A bio-inspired robot for experiments on locomotion with spiking CPGs and transfer learning

Bio-inspired compliant robot

In opposition to most of the classical robots, animals use tendon-driven actuators whose dynamical properties like stiffness or damping can be tuned in real-time depending on the usage and present unequaled performance in energy consumption and robustness. These properties are generally lacking in rigid robots though they proved to be highly important in the concept of morphological computation. Based on previous experience in quadruped robots (see projects like Oncilla or Reservoir dog), our lab has built Tigrillo, a new four-legged platform with the size of a cat to conduct diverse experiments in compliant robotics.

And Brain-inspired controllers

One of the goal in our experiments with this platform is to investigate how models described in neurosciences can perform on real robots. To that end, we are implementing Central Pattern Generators (CPGs) using Liquid State Machines (architectures of spiking neural networks included in to the concept of reservoir computing). CPGs are biological neural networks situated in the spinal cord of many animal from lamprey to human. Using the oscillatory properties of coupled neuronal populations, they can produce a set of periodic signals with a complex shape and synchronized together. We equipped the robot with an embedded SpiNNaker Spin3 board to simulate these neural networks in real time. Emphasis is also applied on the transfer learning from Artificial Neural Networks to Spiking Neural Networks.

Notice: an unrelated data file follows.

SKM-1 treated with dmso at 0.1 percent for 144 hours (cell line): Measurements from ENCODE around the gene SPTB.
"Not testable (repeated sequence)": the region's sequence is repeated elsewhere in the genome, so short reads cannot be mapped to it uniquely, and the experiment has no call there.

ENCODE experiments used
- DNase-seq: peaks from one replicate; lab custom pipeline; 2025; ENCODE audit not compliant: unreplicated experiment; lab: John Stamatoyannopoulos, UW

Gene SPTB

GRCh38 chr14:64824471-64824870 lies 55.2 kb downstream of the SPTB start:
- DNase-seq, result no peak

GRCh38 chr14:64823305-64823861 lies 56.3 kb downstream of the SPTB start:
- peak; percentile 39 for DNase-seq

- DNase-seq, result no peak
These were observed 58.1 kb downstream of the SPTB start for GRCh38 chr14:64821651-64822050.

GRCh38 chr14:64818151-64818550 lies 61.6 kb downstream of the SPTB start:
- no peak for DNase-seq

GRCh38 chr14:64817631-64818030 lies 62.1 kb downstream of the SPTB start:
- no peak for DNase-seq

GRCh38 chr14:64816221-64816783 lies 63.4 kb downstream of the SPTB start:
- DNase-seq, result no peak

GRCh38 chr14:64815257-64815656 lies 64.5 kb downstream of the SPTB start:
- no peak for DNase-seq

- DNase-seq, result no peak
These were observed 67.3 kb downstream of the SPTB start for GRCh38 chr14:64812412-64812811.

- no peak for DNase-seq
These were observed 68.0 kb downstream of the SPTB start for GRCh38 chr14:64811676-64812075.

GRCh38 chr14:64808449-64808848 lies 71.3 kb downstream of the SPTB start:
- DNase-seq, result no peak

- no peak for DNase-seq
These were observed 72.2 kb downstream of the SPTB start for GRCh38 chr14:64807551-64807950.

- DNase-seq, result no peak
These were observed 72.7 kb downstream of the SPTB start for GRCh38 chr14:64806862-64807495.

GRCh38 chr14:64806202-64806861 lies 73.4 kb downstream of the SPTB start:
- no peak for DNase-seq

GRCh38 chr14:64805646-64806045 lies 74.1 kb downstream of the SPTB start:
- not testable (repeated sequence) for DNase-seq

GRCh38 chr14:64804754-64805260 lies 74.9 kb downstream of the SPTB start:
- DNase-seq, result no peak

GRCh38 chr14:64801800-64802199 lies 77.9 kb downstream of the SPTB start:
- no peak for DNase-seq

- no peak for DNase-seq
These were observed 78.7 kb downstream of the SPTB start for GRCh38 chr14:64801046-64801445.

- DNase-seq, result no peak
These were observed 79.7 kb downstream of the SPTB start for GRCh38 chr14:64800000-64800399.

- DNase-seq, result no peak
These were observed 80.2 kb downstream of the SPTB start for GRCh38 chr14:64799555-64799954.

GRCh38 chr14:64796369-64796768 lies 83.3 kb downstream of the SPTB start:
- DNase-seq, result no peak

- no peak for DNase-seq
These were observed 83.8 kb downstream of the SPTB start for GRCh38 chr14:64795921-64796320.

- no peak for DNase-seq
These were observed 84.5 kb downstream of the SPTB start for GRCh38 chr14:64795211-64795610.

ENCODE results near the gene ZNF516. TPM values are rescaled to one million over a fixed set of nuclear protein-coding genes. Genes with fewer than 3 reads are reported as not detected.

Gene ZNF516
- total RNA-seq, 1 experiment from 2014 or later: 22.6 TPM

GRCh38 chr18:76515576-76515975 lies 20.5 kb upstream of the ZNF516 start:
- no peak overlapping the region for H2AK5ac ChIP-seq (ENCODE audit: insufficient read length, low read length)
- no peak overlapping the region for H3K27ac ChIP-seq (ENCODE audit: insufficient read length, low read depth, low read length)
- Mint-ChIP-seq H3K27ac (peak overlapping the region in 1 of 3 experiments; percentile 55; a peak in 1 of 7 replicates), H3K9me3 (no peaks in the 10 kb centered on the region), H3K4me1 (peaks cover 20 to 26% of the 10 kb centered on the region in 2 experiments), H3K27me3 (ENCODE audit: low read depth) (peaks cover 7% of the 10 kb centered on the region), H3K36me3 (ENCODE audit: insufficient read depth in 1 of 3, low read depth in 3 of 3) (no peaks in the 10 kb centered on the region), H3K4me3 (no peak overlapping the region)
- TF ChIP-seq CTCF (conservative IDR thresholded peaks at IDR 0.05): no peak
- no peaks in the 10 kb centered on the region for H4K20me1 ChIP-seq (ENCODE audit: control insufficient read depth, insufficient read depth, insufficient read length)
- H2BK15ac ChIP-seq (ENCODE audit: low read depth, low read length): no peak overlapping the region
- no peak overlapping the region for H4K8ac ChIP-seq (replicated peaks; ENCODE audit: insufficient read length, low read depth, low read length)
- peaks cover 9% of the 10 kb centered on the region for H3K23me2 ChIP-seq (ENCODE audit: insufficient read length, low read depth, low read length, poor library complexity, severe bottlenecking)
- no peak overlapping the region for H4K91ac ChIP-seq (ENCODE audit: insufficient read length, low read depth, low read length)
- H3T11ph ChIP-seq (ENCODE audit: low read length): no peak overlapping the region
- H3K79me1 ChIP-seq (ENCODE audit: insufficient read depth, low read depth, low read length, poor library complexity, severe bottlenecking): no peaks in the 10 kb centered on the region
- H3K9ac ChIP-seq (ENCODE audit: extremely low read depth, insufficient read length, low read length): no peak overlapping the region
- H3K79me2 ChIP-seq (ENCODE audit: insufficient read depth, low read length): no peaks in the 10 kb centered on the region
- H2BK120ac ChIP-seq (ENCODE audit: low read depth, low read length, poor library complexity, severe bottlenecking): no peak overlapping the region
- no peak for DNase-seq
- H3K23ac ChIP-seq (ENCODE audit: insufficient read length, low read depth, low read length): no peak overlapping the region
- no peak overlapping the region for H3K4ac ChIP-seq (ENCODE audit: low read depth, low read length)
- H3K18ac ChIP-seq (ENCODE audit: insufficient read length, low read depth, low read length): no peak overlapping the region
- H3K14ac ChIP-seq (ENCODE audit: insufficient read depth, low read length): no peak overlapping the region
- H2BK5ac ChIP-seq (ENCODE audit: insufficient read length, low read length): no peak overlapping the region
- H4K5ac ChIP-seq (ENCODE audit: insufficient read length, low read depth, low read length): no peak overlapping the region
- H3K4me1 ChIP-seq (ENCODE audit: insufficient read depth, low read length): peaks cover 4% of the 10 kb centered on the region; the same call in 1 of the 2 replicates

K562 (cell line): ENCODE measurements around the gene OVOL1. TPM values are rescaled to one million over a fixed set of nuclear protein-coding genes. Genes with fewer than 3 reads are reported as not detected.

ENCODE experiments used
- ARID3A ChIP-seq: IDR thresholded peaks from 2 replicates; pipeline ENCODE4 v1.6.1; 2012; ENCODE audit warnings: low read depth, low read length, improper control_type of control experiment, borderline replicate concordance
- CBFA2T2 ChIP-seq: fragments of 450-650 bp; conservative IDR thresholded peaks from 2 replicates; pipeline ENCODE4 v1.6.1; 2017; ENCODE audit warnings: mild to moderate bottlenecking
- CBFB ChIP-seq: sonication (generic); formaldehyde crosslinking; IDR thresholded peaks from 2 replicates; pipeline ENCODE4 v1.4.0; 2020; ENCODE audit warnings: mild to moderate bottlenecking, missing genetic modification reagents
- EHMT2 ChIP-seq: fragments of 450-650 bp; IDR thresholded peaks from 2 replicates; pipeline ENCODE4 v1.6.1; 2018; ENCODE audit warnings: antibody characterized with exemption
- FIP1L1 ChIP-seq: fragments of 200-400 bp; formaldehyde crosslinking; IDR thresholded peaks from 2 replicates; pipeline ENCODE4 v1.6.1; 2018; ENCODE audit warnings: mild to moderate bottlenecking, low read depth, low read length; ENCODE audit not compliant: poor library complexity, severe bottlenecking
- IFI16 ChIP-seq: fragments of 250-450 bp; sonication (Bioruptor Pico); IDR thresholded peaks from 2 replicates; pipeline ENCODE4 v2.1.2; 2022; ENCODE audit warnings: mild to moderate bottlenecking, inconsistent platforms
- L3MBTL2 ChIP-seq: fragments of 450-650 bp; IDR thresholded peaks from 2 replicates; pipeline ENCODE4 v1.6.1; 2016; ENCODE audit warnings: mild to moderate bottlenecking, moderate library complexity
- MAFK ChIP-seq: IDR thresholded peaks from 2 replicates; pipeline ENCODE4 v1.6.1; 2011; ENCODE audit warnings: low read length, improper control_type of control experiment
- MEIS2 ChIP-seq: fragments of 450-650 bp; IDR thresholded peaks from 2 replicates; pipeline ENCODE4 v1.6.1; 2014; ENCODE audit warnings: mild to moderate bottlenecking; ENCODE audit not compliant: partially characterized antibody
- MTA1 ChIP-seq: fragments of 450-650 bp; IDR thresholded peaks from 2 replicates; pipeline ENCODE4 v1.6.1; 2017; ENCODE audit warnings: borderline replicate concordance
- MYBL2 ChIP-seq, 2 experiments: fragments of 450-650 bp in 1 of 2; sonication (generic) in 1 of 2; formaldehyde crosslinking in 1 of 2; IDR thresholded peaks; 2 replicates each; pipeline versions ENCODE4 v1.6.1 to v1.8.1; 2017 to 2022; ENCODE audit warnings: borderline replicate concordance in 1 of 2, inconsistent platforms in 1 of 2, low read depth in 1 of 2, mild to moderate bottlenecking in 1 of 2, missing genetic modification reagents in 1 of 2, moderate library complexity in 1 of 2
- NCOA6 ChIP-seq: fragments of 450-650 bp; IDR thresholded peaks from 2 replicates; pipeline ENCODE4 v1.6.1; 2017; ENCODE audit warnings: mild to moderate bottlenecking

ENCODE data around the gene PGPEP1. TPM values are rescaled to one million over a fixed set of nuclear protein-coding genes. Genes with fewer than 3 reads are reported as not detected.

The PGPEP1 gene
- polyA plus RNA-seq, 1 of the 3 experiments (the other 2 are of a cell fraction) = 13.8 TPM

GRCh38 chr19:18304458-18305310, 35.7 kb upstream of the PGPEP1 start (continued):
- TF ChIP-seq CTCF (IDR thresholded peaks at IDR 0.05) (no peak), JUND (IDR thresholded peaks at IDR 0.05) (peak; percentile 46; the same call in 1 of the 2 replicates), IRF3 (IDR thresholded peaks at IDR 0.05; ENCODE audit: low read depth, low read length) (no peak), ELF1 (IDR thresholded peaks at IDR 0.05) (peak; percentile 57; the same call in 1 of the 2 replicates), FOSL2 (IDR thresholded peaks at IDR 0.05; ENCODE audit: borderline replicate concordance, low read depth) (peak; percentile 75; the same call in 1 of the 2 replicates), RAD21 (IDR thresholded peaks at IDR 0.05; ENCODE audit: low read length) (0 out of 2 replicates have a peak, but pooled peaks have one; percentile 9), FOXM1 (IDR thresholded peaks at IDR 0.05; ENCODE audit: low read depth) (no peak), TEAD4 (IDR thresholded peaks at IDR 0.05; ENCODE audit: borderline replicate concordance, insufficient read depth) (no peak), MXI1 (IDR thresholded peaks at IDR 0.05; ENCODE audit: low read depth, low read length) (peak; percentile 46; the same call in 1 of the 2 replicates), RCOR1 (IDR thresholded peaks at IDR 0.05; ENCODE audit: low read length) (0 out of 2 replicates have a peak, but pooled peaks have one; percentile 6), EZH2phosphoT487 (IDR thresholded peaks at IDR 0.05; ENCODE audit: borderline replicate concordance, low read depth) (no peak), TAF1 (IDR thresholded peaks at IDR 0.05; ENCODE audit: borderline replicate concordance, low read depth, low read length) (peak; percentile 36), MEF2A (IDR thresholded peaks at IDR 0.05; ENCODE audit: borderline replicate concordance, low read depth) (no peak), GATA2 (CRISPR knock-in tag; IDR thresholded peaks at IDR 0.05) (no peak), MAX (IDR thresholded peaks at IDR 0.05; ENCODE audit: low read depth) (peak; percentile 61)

An example of a reservoir computing architecture using analog neurons with a sigmoid activation function. Only one single fully-connected output layer is trained to produced shaped periodic signals.

Trained in simulation to walk in the real world

Using a compliant robot controlled by spiking neural networks implies an increase of parameters but also complex moves that are hard to model explicitly. In this context, machine learning becomes the best solution to optimize a control policy. Beside a possible performance increase on energy and robustness, it provides a couple of benefits like enabling under- or over-actuated robots. Also, the direct coupling between body and brain can reduce computation by outsourcing it to the morphology dynamics and lead to more robust operations.

However, training such a policy is time-consuming and performing this learning phase on the real platform is not realistic. Using MuJoCo then Gazebo and the HBP Neurorobotics platform, a simulated quadruped model and its controller can learn to maximize traveled distance while keeping a low energy consumption. When it comes to transferring the policy to the physical hardware, significant progress have been made by adding regularization noise on the simulation physics but also on the robot morphology. In further work and publications, we will present those results and draw conclusions on their contribution and limits.

A view of a morphology automatically generated in a python optimization script in the Gazebo simulator.